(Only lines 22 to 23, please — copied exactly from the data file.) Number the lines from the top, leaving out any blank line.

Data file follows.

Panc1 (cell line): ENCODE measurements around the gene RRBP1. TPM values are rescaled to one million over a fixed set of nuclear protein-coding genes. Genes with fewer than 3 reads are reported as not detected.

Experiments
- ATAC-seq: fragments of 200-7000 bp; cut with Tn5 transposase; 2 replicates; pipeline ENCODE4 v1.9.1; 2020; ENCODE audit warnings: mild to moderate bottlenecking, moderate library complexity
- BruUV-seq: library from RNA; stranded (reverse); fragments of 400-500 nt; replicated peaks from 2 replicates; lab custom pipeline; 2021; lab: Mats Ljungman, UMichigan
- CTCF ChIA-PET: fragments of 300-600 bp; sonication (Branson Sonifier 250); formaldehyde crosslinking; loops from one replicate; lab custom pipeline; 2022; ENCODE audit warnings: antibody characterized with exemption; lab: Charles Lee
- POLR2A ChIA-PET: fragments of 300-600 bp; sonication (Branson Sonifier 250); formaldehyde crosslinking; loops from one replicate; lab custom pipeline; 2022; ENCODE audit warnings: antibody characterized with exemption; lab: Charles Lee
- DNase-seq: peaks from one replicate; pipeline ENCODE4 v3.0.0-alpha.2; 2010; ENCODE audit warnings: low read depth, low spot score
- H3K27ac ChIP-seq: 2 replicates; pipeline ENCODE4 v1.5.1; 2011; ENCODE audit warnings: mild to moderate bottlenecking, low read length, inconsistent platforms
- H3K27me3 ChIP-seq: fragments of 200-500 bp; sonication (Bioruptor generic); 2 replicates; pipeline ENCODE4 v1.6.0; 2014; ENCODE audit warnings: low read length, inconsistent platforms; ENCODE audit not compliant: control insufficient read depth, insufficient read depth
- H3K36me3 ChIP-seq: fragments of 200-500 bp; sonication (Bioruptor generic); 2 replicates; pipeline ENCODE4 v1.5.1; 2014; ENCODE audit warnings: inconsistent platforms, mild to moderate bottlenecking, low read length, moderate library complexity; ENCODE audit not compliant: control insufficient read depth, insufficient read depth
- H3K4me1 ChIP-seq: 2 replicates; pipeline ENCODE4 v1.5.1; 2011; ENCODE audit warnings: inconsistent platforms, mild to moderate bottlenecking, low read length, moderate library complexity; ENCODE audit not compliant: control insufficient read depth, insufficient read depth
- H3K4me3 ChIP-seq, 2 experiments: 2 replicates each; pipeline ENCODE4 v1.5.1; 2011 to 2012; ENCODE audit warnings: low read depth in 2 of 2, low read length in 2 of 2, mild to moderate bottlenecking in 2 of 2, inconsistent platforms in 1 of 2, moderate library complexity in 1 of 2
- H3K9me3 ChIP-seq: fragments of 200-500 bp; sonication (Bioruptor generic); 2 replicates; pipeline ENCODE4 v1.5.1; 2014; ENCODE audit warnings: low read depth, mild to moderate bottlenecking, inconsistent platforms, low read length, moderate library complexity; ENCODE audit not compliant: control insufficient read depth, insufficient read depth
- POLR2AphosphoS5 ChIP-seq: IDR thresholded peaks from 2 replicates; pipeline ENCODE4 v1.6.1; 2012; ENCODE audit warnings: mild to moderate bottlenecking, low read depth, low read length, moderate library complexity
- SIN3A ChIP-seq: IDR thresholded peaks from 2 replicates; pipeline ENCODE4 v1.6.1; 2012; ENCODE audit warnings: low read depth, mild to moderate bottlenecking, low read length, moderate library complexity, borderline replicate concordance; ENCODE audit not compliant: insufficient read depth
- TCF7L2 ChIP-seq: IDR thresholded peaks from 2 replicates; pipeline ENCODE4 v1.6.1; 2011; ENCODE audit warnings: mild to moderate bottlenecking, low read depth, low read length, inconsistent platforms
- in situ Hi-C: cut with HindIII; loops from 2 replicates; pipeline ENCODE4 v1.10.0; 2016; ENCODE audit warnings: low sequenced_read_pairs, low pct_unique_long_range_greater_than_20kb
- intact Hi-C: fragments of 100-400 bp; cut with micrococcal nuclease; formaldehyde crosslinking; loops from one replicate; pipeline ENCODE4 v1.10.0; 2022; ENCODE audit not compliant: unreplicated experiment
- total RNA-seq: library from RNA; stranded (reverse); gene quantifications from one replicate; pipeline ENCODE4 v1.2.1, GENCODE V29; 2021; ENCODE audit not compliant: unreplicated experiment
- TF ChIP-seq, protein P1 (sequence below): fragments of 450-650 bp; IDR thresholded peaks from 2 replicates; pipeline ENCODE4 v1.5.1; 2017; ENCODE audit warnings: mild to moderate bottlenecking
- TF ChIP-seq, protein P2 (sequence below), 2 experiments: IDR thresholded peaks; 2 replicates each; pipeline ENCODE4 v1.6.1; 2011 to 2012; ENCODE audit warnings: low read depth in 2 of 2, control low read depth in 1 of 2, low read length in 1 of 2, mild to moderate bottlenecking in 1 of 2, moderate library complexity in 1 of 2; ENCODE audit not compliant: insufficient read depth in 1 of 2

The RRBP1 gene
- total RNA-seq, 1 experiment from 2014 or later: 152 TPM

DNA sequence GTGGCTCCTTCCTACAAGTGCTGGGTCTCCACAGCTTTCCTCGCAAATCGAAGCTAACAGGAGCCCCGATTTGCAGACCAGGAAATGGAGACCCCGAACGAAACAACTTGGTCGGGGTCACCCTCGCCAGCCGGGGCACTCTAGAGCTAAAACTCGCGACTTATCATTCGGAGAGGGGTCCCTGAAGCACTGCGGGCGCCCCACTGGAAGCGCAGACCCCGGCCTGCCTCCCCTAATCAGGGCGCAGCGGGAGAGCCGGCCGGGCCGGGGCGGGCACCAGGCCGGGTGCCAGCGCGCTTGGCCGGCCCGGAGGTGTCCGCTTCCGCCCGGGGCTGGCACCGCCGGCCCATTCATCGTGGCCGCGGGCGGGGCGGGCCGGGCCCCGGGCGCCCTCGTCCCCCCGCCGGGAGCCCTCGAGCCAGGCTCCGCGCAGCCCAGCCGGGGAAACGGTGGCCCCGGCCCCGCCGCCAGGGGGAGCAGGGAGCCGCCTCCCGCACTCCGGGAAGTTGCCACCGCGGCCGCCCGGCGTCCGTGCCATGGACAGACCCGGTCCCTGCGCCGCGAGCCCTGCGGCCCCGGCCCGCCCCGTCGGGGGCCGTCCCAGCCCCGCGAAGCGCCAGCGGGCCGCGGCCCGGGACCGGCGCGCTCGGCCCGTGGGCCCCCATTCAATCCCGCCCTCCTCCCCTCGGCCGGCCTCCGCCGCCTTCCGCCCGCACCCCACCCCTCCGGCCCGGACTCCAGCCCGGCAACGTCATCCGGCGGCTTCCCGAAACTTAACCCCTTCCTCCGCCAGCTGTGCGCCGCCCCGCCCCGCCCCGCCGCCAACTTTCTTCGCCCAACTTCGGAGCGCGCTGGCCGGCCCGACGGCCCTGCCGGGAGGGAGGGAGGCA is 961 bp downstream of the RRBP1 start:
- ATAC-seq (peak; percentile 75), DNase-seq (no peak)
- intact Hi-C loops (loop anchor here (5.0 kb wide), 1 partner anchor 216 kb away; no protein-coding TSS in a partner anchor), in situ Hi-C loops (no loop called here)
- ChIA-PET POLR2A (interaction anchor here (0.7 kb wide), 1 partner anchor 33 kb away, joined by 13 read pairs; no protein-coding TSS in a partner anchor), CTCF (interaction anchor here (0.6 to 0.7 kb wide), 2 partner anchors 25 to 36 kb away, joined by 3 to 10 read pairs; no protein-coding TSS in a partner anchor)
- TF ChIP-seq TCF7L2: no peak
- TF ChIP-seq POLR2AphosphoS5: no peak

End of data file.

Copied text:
The RRBP1 gene
- total RNA-seq, 1 experiment from 2014 or later: 152 TPM